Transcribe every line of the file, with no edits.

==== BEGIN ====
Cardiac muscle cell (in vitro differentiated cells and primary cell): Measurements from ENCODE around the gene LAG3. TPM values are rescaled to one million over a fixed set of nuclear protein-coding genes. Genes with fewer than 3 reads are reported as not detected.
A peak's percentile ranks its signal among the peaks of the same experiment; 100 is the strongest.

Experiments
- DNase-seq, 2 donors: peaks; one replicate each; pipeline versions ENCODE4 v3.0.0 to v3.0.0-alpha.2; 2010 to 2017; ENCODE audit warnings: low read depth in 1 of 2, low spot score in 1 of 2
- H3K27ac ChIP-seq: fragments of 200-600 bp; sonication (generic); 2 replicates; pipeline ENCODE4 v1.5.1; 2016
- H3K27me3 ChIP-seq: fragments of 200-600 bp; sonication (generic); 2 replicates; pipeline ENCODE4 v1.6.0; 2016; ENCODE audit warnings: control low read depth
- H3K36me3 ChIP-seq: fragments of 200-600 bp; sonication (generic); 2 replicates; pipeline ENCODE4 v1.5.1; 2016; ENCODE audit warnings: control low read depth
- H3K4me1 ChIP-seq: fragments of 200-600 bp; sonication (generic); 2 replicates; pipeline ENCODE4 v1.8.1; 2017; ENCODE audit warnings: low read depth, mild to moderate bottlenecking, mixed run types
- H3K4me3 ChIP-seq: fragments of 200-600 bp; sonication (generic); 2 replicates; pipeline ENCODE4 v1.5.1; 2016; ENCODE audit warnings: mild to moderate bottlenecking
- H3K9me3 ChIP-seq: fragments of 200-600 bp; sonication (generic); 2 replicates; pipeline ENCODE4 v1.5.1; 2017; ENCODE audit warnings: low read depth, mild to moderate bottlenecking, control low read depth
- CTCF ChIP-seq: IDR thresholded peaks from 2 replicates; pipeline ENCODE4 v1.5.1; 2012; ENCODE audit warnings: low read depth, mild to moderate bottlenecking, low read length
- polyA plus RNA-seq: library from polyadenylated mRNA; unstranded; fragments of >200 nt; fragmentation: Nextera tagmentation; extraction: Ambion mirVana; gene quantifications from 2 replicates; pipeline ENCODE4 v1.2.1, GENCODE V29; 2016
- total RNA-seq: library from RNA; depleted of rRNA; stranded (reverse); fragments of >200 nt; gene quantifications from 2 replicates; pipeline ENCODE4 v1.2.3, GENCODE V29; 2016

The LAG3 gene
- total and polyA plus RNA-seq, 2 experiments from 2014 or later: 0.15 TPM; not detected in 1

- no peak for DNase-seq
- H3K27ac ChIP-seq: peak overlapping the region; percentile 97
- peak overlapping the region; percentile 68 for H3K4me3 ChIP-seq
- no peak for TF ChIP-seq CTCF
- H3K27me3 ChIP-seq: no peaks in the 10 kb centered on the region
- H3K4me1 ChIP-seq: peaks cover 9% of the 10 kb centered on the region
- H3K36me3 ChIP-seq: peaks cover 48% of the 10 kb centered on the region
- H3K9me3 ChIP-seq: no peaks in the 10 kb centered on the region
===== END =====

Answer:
Cardiac muscle cell (in vitro differentiated cells and primary cell): Measurements from ENCODE around the gene LAG3. TPM values are rescaled to one million over a fixed set of nuclear protein-coding genes. Genes with fewer than 3 reads are reported as not detected.
A peak's percentile ranks its signal among the peaks of the same experiment; 100 is the strongest.

Experiments
- DNase-seq, 2 donors: peaks; one replicate each; pipeline versions ENCODE4 v3.0.0 to v3.0.0-alpha.2; 2010 to 2017; ENCODE audit warnings: low read depth in 1 of 2, low spot score in 1 of 2
- H3K27ac ChIP-seq: fragments of 200-600 bp; sonication (generic); 2 replicates; pipeline ENCODE4 v1.5.1; 2016
- H3K27me3 ChIP-seq: fragments of 200-600 bp; sonication (generic); 2 replicates; pipeline ENCODE4 v1.6.0; 2016; ENCODE audit warnings: control low read depth
- H3K36me3 ChIP-seq: fragments of 200-600 bp; sonication (generic); 2 replicates; pipeline ENCODE4 v1.5.1; 2016; ENCODE audit warnings: control low read depth
- H3K4me1 ChIP-seq: fragments of 200-600 bp; sonication (generic); 2 replicates; pipeline ENCODE4 v1.8.1; 2017; ENCODE audit warnings: low read depth, mild to moderate bottlenecking, mixed run types
- H3K4me3 ChIP-seq: fragments of 200-600 bp; sonication (generic); 2 replicates; pipeline ENCODE4 v1.5.1; 2016; ENCODE audit warnings: mild to moderate bottlenecking
- H3K9me3 ChIP-seq: fragments of 200-600 bp; sonication (generic); 2 replicates; pipeline ENCODE4 v1.5.1; 2017; ENCODE audit warnings: low read depth, mild to moderate bottlenecking, control low read depth
- CTCF ChIP-seq: IDR thresholded peaks from 2 replicates; pipeline ENCODE4 v1.5.1; 2012; ENCODE audit warnings: low read depth, mild to moderate bottlenecking, low read length
- polyA plus RNA-seq: library from polyadenylated mRNA; unstranded; fragments of >200 nt; fragmentation: Nextera tagmentation; extraction: Ambion mirVana; gene quantifications from 2 replicates; pipeline ENCODE4 v1.2.1, GENCODE V29; 2016
- total RNA-seq: library from RNA; depleted of rRNA; stranded (reverse); fragments of >200 nt; gene quantifications from 2 replicates; pipeline ENCODE4 v1.2.3, GENCODE V29; 2016

The LAG3 gene
- total and polyA plus RNA-seq, 2 experiments from 2014 or later: 0.15 TPM; not detected in 1

- no peak for DNase-seq
- H3K27ac ChIP-seq: peak overlapping the region; percentile 97
- peak overlapping the region; percentile 68 for H3K4me3 ChIP-seq
- no peak for TF ChIP-seq CTCF
- H3K27me3 ChIP-seq: no peaks in the 10 kb centered on the region
- H3K4me1 ChIP-seq: peaks cover 9% of the 10 kb centered on the region
- H3K36me3 ChIP-seq: peaks cover 48% of the 10 kb centered on the region
- H3K9me3 ChIP-seq: no peaks in the 10 kb centered on the region